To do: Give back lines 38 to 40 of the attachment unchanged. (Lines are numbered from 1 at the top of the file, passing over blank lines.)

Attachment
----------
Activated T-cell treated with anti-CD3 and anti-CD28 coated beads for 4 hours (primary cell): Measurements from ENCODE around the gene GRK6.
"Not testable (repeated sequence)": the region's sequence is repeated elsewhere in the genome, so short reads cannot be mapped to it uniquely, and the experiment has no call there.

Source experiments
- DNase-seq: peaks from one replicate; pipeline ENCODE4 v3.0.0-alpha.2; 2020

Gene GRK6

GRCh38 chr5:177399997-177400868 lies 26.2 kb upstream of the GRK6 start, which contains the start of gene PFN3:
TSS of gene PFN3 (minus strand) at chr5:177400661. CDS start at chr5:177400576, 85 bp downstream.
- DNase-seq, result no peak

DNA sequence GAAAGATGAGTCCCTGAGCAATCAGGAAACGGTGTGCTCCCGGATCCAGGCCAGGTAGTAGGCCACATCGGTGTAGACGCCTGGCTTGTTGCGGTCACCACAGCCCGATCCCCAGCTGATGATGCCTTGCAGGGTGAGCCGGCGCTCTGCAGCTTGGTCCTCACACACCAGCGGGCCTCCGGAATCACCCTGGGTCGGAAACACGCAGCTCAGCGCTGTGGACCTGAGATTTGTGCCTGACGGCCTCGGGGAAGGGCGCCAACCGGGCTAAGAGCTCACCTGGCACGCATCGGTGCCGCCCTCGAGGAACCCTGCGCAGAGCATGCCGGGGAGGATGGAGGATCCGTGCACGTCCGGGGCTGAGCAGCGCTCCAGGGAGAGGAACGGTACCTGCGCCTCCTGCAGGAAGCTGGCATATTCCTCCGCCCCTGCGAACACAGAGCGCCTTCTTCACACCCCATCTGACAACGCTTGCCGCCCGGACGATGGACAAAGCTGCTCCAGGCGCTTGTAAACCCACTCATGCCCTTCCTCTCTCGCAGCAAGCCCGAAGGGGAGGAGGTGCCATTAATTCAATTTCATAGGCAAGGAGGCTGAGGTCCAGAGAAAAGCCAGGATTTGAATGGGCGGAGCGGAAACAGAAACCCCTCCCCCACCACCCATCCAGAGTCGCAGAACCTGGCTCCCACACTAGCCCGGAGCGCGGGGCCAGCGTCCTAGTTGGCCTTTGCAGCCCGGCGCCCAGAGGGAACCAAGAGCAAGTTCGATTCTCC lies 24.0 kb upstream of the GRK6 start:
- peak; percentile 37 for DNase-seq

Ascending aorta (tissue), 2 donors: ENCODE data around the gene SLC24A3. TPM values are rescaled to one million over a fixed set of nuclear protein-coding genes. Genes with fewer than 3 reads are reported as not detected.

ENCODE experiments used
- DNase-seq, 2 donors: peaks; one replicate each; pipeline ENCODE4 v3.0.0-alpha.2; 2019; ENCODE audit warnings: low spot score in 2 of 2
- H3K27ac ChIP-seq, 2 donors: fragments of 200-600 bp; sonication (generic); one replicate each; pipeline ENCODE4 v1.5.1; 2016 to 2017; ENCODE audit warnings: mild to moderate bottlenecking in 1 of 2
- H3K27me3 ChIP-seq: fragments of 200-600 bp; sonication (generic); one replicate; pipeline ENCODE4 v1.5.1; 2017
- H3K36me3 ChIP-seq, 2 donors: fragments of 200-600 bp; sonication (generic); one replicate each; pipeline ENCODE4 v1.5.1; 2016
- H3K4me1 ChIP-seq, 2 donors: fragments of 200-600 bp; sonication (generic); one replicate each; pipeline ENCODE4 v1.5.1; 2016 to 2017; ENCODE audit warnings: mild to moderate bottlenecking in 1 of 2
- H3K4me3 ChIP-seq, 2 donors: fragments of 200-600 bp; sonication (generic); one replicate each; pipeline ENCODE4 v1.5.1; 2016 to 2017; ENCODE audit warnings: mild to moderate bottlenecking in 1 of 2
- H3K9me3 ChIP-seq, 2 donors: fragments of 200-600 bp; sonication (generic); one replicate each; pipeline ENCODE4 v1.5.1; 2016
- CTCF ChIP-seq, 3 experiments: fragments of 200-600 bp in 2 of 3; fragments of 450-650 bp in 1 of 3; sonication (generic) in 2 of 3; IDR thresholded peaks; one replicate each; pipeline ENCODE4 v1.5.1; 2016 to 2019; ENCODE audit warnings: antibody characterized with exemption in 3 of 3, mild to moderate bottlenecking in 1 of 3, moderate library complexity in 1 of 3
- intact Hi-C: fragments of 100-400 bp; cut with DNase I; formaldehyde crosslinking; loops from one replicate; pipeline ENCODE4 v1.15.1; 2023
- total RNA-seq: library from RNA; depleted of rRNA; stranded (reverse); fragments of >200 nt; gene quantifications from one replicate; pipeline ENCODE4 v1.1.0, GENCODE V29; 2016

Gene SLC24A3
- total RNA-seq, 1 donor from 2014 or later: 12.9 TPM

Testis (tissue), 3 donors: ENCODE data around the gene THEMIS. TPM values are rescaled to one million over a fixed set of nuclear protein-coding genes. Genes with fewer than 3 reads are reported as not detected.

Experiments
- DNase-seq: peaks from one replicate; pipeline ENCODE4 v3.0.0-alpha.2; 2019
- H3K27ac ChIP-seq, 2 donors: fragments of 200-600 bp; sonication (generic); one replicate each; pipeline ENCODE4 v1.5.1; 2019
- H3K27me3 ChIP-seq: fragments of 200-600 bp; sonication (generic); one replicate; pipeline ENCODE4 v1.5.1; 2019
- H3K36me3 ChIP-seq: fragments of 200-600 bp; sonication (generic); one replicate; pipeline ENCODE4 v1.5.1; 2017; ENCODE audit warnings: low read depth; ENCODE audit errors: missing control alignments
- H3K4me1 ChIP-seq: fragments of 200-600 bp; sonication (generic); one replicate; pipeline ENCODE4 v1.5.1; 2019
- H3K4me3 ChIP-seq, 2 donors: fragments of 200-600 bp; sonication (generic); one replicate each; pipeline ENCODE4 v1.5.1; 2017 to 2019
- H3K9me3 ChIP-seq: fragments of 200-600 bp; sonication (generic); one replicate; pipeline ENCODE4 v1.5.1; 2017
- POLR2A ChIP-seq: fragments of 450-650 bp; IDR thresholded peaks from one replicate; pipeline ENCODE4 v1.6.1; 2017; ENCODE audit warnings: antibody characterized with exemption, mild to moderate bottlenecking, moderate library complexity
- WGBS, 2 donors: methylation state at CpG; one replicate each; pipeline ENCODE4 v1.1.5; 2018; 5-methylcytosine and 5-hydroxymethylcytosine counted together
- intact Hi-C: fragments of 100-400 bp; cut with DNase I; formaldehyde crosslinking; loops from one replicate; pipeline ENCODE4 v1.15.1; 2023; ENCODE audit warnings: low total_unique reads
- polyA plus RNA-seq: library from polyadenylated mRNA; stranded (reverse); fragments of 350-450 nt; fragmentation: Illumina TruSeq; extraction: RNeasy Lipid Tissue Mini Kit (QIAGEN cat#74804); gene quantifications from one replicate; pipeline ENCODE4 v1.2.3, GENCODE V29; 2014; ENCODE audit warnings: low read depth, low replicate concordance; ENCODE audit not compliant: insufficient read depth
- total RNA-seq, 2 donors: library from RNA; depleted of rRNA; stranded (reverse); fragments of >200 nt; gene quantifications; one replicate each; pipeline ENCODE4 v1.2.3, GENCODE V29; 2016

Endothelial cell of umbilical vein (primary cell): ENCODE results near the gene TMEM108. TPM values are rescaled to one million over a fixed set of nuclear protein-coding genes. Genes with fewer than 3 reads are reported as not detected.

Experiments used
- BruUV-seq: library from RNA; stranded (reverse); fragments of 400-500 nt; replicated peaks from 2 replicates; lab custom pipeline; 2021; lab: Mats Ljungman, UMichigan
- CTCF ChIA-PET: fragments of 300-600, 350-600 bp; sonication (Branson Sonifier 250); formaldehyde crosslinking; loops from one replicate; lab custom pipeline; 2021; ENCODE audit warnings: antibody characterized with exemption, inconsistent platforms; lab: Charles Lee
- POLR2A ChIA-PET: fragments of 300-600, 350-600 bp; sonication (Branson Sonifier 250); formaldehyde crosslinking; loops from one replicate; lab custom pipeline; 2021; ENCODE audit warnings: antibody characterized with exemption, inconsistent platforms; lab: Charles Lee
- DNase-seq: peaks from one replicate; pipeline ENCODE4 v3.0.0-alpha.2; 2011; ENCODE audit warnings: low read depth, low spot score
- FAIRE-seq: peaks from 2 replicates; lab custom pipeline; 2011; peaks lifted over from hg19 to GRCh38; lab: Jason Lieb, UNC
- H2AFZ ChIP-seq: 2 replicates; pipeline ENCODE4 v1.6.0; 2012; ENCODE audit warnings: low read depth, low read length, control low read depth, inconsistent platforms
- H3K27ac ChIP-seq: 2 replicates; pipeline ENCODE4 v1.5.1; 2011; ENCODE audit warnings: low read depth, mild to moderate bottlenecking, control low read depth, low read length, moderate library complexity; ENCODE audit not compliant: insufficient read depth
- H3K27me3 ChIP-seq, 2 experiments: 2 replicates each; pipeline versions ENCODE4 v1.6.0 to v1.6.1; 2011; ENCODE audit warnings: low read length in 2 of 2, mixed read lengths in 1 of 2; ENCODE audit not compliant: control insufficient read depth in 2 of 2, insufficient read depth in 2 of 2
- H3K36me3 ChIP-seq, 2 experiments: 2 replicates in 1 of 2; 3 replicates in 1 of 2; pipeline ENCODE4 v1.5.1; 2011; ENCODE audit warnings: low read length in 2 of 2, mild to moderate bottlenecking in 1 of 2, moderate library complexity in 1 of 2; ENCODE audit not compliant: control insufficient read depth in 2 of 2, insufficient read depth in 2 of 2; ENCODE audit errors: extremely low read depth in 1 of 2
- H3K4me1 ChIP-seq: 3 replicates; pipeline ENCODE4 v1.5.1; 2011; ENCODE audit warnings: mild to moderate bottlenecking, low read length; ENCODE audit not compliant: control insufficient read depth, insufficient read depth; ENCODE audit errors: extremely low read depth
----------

- total RNA-seq, 2 donors: library from RNA; depleted of rRNA; stranded (reverse); fragments of >200 nt; gene quantifications; one replicate each; pipeline ENCODE4 v1.2.3, GENCODE V29; 2016

Endothelial cell of umbilical vein (primary cell): ENCODE results near the gene TMEM108. TPM values are rescaled to one million over a fixed set of nuclear protein-coding genes. Genes with fewer than 3 reads are reported as not detected.

Experiments used